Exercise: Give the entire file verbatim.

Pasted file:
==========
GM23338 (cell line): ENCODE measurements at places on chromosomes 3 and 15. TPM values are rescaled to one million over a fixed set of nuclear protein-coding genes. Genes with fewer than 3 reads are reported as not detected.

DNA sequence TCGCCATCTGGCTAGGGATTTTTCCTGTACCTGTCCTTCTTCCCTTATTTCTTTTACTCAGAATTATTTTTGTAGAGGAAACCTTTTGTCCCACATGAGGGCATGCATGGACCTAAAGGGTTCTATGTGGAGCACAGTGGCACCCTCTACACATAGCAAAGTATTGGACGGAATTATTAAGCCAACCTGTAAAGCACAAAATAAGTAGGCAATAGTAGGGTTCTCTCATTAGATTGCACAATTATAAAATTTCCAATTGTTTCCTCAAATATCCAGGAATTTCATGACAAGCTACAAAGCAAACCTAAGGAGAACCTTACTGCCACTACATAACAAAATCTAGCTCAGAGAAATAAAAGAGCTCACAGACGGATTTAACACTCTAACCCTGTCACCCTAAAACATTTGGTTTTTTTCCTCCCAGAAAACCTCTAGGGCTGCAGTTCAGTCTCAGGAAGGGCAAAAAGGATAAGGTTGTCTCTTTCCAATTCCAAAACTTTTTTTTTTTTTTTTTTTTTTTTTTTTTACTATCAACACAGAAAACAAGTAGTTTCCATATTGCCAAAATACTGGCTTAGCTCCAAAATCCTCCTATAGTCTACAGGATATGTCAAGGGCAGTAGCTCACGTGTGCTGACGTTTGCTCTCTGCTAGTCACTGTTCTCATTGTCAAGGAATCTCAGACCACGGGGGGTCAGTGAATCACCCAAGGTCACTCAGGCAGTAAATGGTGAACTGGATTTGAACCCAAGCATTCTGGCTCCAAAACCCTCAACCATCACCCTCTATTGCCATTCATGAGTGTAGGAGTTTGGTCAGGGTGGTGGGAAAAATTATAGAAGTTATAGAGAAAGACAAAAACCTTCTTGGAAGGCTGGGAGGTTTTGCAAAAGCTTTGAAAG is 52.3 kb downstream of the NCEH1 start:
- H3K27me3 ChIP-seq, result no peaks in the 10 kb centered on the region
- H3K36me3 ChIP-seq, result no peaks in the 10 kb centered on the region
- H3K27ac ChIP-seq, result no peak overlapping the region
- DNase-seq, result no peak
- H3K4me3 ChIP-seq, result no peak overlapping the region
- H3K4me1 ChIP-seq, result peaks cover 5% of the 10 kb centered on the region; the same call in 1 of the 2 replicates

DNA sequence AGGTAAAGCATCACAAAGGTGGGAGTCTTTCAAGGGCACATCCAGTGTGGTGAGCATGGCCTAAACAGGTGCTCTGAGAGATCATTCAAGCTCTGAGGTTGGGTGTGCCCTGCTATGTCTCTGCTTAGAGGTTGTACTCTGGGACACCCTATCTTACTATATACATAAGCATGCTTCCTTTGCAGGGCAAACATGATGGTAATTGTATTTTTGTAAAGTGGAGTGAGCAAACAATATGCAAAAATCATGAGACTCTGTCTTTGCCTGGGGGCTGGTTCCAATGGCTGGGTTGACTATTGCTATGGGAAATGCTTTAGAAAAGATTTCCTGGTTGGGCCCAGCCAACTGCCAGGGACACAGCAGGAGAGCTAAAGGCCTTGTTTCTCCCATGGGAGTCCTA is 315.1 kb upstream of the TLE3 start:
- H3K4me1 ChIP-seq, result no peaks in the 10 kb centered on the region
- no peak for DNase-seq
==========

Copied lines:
GM23338 (cell line): ENCODE measurements at places on chromosomes 3 and 15. TPM values are rescaled to one million over a fixed set of nuclear protein-coding genes. Genes with fewer than 3 reads are reported as not detected.

DNA sequence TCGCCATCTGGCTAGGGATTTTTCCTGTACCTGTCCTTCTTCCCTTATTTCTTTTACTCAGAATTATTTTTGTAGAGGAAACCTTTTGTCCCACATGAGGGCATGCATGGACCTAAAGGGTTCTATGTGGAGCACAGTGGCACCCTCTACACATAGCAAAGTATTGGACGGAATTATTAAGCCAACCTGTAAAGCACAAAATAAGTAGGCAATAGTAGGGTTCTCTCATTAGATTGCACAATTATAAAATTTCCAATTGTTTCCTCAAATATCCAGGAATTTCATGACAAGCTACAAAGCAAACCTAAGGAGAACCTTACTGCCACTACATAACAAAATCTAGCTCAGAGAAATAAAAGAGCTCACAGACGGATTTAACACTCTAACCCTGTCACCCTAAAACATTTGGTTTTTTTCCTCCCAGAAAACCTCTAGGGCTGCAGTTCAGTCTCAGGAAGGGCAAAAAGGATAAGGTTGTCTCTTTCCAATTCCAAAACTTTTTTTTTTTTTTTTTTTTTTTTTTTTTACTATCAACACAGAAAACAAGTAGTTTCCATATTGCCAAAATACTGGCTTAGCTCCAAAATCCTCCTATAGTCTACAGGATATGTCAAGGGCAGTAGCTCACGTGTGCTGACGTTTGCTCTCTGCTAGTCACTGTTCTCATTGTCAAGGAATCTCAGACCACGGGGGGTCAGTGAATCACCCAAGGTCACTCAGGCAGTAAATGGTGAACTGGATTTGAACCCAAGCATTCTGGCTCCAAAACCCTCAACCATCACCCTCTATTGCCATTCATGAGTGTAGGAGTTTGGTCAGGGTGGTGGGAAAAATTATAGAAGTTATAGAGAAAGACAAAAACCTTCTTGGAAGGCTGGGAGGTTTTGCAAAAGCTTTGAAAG is 52.3 kb downstream of the NCEH1 start:
- H3K27me3 ChIP-seq, result no peaks in the 10 kb centered on the region
- H3K36me3 ChIP-seq, result no peaks in the 10 kb centered on the region
- H3K27ac ChIP-seq, result no peak overlapping the region
- DNase-seq, result no peak
- H3K4me3 ChIP-seq, result no peak overlapping the region
- H3K4me1 ChIP-seq, result peaks cover 5% of the 10 kb centered on the region; the same call in 1 of the 2 replicates

DNA sequence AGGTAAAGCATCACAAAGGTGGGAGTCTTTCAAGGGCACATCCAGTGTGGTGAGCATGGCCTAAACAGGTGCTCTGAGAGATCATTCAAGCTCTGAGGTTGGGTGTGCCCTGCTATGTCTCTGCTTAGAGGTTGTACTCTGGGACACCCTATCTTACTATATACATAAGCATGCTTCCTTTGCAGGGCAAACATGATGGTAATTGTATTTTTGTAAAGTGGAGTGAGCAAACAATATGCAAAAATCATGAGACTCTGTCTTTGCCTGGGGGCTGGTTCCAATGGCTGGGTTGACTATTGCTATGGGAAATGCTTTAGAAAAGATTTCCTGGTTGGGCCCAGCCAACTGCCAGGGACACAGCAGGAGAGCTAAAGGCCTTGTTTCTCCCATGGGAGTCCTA is 315.1 kb upstream of the TLE3 start:
- H3K4me1 ChIP-seq, result no peaks in the 10 kb centered on the region
- no peak for DNase-seq